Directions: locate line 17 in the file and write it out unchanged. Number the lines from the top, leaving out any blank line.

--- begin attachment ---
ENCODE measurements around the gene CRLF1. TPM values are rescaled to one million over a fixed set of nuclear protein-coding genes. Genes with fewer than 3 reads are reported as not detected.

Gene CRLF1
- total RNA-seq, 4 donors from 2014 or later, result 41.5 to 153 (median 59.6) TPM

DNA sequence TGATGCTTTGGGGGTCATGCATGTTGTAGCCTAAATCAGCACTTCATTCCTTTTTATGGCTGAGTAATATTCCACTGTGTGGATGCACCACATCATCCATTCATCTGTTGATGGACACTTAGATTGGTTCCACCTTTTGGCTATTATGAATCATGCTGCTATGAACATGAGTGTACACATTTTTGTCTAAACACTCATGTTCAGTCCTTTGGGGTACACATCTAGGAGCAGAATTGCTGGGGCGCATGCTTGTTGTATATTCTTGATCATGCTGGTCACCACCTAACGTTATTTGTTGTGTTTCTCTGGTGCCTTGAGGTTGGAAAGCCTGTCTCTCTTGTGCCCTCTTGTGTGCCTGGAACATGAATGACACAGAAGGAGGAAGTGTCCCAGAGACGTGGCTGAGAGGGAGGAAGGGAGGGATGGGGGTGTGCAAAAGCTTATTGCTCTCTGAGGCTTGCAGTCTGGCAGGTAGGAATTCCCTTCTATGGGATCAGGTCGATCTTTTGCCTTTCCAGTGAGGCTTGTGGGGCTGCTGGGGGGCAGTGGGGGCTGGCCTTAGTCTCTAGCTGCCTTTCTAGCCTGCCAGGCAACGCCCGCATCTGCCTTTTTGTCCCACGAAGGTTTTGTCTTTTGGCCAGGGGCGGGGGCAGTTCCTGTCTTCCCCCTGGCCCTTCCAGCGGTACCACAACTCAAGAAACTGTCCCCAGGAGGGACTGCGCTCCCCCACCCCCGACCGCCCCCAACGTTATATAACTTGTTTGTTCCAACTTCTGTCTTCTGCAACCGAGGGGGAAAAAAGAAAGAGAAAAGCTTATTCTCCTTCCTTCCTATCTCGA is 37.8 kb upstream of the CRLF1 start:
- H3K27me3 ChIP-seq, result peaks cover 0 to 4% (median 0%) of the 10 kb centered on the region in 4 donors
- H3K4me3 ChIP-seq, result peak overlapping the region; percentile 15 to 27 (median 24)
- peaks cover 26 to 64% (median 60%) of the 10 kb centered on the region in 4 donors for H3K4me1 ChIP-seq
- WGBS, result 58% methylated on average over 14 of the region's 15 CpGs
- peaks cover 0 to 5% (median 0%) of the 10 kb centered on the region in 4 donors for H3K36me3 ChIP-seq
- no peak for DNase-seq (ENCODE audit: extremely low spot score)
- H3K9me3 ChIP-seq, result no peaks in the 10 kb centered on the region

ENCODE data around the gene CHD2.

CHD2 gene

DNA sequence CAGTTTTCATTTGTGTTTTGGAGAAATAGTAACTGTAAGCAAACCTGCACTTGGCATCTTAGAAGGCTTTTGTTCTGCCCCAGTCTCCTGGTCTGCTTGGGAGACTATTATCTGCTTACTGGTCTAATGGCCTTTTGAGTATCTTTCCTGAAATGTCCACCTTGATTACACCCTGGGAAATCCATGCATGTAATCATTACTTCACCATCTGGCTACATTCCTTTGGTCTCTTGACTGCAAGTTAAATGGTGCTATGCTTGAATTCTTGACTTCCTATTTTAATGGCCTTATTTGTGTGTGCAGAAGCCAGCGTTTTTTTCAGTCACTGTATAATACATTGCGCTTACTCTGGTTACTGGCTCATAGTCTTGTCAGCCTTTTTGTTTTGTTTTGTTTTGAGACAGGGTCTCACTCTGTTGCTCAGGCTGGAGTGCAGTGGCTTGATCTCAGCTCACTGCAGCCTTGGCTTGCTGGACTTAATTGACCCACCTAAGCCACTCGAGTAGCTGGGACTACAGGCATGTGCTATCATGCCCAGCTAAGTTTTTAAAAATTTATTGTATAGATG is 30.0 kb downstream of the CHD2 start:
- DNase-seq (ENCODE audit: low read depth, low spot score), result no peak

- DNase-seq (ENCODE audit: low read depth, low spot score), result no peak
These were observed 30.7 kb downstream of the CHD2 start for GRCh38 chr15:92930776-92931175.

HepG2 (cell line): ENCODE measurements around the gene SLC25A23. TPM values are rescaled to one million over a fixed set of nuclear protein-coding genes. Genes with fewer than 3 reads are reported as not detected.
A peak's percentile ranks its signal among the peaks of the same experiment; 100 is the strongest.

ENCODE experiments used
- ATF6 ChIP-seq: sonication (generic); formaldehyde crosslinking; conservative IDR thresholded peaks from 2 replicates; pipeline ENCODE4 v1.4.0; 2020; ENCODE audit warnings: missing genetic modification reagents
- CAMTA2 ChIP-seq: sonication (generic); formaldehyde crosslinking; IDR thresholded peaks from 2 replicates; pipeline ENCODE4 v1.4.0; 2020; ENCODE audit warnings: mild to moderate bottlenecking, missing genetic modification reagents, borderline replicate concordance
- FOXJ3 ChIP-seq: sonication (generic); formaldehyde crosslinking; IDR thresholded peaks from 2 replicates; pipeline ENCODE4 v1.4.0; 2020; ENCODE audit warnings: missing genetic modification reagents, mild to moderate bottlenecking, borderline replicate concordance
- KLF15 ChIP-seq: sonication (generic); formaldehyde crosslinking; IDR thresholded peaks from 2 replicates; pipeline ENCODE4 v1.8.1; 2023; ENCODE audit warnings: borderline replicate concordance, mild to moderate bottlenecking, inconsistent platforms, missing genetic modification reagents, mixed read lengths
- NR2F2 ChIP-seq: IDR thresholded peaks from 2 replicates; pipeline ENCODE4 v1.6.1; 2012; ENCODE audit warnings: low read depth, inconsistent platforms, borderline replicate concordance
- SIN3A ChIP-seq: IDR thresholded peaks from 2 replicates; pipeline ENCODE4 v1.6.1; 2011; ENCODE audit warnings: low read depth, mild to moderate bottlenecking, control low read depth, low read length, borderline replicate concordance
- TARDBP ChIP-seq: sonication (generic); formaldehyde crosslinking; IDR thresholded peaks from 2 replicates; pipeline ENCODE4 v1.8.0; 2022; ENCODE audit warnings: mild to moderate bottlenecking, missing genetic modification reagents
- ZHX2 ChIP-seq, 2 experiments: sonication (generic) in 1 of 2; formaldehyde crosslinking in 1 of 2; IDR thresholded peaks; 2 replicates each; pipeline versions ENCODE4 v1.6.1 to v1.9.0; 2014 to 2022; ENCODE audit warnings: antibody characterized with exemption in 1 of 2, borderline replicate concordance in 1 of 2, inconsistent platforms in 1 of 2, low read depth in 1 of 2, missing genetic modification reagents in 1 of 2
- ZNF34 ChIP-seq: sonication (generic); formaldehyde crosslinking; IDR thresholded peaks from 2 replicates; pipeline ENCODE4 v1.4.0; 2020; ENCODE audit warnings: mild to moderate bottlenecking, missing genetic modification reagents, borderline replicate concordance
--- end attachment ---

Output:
These were observed 30.7 kb downstream of the CHD2 start for GRCh38 chr15:92930776-92931175.